Obama's Cruel Decision to Resume Mass Deportations

Put quite simply, the U.S. owes these refugees a home in light of the fact that the U.S. has mercilessly destroyed their home countries over the past century or so.
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According to NPR, "U.S. immigration officials are planning to detain and deport immigrants who were part of the surge of Central Americans who crossed into the U.S. illegally over the past two years . . . ." And, lest one believe, as the Office of Homeland Security is claiming, that this has anything to do with national security, "immigration agents are mainly targeting young mothers with small children, and unaccompanied youths who turned 18 after they entered the U.S." This deportation will be carried out through "'a months-long series of raids in May and June.'"

Sending mothers and young children back to countries from which they are fleeing violence is immoral and cruel as Pope Francis has recently emphasized. It is also illegal, as the U.S. is required under international law, for example under Article 14(1) of the Universal Declaration of Human Rights, to accept such refugees who are fleeing from persecution in their home counties. And, when one considers the U.S.'s role in creating the conditions of persecution these refugees are fleeing, the immoral and criminal nature of Obama's planned course of action is crystal clear.

Put quite simply, the U.S. owes these refugees a home in light of the fact that the U.S. has mercilessly destroyed their home countries over the past century or so. Let's take the case of Guatemala for starters, where the U.S. supported a series of brutal military dictatorships after overthrowing its democratically-elected President back in 1954. As Irma Alicia Velasquez Nimatuj explained in the The New York Times:

in 1954 . . . the United States, in the name of anticommunism and in the defense corporate interests of the United Fruit Company, helped depose the democratic government of Jacobo Arbenz Guzmán.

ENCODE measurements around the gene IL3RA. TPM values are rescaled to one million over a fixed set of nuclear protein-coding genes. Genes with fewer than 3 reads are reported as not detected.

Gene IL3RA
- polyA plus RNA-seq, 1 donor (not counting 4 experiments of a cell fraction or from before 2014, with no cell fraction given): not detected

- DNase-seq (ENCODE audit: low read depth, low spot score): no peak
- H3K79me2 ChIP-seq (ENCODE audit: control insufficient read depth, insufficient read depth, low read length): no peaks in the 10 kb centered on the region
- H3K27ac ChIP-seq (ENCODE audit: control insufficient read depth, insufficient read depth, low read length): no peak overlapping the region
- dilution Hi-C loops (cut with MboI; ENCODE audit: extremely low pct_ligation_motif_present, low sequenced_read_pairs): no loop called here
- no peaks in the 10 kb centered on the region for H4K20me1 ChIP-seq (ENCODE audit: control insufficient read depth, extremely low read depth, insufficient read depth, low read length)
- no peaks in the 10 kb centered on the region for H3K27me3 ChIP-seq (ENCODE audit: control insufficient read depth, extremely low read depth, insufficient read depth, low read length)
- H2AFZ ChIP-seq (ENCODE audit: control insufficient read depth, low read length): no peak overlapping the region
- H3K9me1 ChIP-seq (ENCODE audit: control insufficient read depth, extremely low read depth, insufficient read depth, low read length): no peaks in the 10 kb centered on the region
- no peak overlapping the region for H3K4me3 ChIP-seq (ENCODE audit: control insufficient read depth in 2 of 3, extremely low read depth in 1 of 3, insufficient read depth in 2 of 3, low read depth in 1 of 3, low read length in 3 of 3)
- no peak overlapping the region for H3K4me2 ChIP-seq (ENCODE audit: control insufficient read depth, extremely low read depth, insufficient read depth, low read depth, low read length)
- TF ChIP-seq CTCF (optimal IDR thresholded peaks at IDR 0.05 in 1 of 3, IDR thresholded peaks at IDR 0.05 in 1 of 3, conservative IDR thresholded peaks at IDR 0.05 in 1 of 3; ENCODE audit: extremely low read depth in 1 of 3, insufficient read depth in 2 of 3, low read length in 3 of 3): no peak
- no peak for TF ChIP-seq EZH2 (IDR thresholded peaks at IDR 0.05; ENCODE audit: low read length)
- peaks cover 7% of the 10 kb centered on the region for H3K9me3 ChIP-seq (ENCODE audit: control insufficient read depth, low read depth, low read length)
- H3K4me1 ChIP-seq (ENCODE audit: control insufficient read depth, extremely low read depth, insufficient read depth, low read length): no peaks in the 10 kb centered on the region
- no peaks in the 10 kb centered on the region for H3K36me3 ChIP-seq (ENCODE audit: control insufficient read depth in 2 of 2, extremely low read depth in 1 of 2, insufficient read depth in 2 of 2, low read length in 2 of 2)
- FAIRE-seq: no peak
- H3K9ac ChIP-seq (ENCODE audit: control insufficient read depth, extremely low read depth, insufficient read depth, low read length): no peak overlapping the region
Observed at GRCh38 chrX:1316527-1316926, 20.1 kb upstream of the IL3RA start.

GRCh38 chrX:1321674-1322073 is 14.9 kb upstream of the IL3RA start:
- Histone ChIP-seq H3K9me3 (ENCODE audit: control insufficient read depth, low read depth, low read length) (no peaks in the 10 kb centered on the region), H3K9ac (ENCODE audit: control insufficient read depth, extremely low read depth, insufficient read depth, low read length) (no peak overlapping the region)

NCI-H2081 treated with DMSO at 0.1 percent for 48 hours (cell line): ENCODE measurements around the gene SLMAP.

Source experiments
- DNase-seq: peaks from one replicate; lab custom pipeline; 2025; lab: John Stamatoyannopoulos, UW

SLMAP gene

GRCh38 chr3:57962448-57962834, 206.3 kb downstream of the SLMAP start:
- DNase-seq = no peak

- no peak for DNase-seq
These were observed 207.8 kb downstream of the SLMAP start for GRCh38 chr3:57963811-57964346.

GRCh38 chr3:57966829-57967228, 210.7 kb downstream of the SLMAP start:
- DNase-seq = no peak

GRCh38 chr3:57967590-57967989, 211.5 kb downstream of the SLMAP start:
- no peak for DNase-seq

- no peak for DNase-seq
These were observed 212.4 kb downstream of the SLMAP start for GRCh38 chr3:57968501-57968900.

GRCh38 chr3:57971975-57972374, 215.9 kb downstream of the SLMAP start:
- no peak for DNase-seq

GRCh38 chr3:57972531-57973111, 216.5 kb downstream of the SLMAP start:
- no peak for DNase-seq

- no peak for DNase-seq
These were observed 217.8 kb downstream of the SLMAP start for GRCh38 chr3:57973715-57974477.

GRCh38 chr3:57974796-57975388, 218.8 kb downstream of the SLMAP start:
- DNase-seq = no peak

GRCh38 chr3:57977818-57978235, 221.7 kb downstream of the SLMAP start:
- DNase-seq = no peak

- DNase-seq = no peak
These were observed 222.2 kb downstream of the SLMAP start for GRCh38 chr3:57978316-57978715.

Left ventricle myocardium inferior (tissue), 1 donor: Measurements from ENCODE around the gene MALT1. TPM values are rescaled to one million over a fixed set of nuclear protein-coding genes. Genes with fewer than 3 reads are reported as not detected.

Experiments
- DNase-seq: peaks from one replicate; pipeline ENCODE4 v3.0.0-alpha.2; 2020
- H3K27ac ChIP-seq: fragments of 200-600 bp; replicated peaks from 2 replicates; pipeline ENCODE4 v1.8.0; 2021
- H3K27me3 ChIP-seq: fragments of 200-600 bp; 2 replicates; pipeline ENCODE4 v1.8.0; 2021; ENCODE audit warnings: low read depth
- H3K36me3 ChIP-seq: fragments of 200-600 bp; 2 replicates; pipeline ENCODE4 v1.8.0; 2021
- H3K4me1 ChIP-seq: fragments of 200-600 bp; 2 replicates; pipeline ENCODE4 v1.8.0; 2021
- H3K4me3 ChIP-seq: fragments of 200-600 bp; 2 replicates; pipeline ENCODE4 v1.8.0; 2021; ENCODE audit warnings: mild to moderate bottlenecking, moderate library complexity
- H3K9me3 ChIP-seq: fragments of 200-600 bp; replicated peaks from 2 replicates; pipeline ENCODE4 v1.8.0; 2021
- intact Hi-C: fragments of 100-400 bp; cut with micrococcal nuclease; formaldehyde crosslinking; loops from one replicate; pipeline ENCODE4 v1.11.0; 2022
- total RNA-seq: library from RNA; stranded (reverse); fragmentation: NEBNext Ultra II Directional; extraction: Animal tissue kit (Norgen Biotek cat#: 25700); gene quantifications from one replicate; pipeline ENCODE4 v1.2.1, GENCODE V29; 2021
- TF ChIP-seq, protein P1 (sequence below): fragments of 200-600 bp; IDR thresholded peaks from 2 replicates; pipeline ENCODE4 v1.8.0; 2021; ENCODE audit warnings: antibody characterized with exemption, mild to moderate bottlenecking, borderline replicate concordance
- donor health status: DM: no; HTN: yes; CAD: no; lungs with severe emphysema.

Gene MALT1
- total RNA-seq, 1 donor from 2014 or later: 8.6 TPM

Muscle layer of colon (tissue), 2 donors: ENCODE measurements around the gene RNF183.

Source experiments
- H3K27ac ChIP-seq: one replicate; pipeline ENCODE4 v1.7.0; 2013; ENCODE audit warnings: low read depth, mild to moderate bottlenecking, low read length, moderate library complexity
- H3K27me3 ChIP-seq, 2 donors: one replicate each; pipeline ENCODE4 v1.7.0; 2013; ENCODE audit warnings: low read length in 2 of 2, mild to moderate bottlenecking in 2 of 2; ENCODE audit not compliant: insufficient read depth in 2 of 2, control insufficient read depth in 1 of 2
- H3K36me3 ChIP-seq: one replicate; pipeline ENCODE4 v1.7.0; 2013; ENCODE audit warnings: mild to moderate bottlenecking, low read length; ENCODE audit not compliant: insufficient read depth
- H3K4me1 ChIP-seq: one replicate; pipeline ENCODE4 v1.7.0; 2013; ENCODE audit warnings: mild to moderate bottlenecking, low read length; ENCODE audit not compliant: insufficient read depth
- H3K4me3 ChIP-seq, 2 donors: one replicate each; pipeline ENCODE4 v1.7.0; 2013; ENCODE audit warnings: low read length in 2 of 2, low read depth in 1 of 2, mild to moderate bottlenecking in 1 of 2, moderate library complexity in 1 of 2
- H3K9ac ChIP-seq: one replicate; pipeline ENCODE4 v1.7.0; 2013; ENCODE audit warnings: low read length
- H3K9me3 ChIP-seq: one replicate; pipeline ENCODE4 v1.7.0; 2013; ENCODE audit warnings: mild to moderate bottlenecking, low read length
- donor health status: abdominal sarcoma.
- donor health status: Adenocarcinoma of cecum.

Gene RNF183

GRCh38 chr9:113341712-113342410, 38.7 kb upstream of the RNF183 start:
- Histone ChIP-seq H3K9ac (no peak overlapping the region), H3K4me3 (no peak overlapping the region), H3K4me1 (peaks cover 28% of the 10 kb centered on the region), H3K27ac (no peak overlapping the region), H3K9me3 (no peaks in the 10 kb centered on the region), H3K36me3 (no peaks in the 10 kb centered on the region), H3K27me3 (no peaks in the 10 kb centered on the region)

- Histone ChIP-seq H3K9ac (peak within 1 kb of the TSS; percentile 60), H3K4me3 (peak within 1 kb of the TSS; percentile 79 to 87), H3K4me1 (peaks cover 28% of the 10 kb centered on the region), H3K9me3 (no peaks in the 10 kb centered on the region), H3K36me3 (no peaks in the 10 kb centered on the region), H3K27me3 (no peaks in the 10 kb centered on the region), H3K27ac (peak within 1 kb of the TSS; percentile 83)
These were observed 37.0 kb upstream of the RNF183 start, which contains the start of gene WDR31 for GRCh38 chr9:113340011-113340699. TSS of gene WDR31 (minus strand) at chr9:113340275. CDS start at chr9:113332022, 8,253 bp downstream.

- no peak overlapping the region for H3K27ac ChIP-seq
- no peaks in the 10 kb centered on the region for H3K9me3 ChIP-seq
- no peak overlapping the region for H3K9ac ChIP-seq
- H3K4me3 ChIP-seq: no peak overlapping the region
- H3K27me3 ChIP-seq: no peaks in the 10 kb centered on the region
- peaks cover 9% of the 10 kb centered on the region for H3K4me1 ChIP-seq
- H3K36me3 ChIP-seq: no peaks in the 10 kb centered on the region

From that moment on, the United States assured that an ultraconservative line remained in power until 1985. The United States financed brutal counterinsurgency campaigns with forces it trained in the School of the Americas. By interfering in state policies it shared responsibility for the genocidal campaigns carried out by the military regimes in Guatemala, including the government of Ríos Montt. Ronald Reagan, in particular, supported and exalted the regime of Ríos Montt, reducing the massacres and dehumanization of indigenous communities to a "bum rap" for Ríos Montt. The anticommunist sentiment shared by the two leaders provided an incentive for the armed forces to continue carrying out a genocide against the 22 Maya groups of the country.

As Ms. Velasquez noted, the massive violence that the U.S. unleashed on Guatemalan society has yet to abate: "The long-term effects of the massacres are not only visible in the loss of lives and brilliant minds but on the current fragmentations of Guatemalan society. U.S. foreign policy tore apart the social fabric of the country. These policies struck the indigenous population mercilessly, especially in rural areas."

The very same can be said of the U.S.-sponsored massacres in El Salvador. As explained by Robert Bonner, a journalist for The New York Times at the height of the U.S.-sponsored war in that country: